When a divorcing spouse owns a business, several factors must be examined as part of the distribution of the marital estate. The type of business entity in question will obviously play a major role in how the business asset will be valued. One type of business that provides special challenges to an appraiser and the attorneys on the case is a professional practice, such as a medical practice or law firm.
A professional practice is considered by the court (at least here in Massachusetts) as subject to division as part of the marital estate during the divorce process. See Goldman v. Goldman, 28 Mass. App. Ct. 603, 613 (1990).
Although the confidential relationship between professionals and their clients must be protected, the amount of fees paid and accounts receivables due to the professional practice are not protected. For example, a 1994 case found a lawyer in trouble for failing to disclose the value of a large number of potentially fee-producing cases in his own small law practice during his own divorce.
It is important to collect information about a professional practice similar to any other owned business during a divorce case, thus counsel for the non-business owning spouse will want to obtain items such as:
- Financial Statements for the business;
- Tax returns;
- List of assets owned by the practice, including equipment, accounts receivable, work in progress, automobiles, investments, and the value of goodwill the business has cultivated;
- Financial Records, including bank statements;
- Information about real estate owned by the practice;
- Information on life insurance polices insuring the lives of the principals or the practice;
- Copies of all partnership agreements or other corporate documents;
- Buy-Sell agreements between partners, if any.
Once the different assets belonging to the business are identified, they must be valued. Tangible assets are normally valued at fair market value, while accounts receivables are discounted based upon their collectibility. Any unbilled time must also be added to the balance sheet. Patient or client files can also have a value, mainly to determine the number of ongoing clients.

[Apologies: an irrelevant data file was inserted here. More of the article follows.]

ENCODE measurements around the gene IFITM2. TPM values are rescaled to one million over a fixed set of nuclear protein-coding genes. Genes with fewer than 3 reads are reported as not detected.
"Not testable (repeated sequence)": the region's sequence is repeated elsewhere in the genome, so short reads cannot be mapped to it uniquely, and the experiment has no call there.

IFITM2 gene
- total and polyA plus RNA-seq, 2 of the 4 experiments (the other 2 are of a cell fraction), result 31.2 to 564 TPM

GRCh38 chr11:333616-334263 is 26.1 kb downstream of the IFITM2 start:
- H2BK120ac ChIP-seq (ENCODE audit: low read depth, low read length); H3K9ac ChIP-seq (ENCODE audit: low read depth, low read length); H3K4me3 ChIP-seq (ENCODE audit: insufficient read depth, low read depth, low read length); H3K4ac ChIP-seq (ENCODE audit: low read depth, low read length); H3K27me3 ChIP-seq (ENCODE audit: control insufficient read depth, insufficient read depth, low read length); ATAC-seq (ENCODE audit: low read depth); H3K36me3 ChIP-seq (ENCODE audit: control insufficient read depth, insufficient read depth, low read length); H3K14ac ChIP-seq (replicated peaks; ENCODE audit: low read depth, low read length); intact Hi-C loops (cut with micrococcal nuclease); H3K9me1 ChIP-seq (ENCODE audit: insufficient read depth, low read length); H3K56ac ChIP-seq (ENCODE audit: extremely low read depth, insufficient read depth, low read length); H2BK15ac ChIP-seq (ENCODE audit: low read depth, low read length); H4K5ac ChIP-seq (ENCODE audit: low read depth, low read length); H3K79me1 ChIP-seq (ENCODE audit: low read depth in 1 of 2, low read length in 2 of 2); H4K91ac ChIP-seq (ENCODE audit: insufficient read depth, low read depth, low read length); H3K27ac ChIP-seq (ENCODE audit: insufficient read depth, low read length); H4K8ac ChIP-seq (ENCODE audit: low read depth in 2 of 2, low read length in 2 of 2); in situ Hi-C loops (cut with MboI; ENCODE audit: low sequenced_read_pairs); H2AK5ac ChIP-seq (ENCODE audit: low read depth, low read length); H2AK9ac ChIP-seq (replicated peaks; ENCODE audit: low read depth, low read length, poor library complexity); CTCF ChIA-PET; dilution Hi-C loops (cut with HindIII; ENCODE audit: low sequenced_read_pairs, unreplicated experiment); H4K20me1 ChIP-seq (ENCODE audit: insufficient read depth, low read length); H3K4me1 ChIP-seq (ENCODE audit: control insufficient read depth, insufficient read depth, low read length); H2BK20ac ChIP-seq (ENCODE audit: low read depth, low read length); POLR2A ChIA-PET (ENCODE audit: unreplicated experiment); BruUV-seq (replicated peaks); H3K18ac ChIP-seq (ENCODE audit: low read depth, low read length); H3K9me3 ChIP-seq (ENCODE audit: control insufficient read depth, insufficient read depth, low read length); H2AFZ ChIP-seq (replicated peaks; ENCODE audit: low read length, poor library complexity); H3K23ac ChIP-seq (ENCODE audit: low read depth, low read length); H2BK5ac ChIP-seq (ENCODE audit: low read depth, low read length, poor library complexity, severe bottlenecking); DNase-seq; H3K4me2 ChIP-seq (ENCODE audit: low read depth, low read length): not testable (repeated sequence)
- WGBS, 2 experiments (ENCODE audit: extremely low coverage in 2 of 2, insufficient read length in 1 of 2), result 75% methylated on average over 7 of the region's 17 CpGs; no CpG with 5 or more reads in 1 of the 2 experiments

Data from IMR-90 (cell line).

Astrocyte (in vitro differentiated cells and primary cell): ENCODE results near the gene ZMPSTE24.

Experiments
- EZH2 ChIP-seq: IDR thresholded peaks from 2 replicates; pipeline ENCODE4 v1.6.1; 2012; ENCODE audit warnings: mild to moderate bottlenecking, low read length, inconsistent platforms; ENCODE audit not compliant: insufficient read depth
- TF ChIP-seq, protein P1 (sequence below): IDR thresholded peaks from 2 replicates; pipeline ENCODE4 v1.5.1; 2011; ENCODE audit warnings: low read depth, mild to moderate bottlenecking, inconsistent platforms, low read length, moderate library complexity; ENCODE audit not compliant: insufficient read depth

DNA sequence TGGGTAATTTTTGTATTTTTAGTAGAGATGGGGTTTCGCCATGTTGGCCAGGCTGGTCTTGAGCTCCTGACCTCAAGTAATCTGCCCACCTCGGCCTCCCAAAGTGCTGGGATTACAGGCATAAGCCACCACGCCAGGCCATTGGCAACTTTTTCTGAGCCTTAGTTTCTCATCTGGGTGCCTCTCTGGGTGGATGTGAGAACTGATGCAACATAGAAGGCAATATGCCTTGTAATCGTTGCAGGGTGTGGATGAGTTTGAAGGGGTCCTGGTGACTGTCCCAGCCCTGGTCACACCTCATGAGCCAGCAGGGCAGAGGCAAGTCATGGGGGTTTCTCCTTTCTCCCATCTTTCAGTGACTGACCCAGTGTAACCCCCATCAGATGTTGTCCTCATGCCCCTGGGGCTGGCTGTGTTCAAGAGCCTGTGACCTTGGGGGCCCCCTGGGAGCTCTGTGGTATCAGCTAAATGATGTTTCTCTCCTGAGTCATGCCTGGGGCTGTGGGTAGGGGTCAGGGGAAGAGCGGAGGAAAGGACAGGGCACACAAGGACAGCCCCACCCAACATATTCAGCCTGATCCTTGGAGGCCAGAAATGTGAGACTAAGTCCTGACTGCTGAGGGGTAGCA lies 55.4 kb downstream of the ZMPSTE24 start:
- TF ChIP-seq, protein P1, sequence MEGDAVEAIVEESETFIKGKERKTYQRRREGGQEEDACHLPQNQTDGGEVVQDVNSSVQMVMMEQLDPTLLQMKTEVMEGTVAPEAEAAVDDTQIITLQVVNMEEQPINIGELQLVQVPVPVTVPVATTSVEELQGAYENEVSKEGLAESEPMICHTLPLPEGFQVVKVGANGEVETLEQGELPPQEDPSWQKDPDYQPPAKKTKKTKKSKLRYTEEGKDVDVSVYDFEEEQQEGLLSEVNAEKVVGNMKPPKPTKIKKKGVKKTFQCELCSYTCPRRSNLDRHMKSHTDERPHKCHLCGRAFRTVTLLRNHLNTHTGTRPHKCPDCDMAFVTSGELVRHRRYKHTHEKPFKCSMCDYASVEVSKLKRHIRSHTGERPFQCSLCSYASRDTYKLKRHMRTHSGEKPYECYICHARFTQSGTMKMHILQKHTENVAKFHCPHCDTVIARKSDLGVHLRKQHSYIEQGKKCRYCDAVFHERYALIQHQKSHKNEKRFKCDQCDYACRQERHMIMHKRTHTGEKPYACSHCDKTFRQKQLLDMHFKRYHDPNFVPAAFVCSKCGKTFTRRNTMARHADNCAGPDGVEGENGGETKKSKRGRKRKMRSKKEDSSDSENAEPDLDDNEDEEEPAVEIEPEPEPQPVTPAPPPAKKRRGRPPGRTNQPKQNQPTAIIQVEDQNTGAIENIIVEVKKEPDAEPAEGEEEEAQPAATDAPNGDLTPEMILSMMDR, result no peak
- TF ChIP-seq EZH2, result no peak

Perhaps the most vexing issue relates to the determination of whether goodwill is present in the practice, and then how to establish its value if it in fact exists. Goodwill is the probability that clients will return to the same practice for future business. Valuing goodwill is not a simple task, and factors ranging from the professional’s earning capacity and reputation in the community to the length of time the business has operated must be weighed. Additionally, there are even different types of goodwill.
Enterprise goodwill relates to the intangible value in the form of profit that would be available to a prospective buyer. This should be contrasted with personal goodwill, which is the total of numerous personal attributes, such as character, age, education, and performance that later develop into a professional reputation. Personal goodwill is specific to an individual, so it cannot be transferred to a potential purchaser.
An expert business appraiser should examine these factors in detail, a number of theories and formulas are employed to determine the value of goodwill. Professional business evaluations can quickly get expensive. There are many variables and subjective factors that can lead to disagreements and competing experts making the valuation of a professional practice a complicated part of property division during a Massachusetts divorce.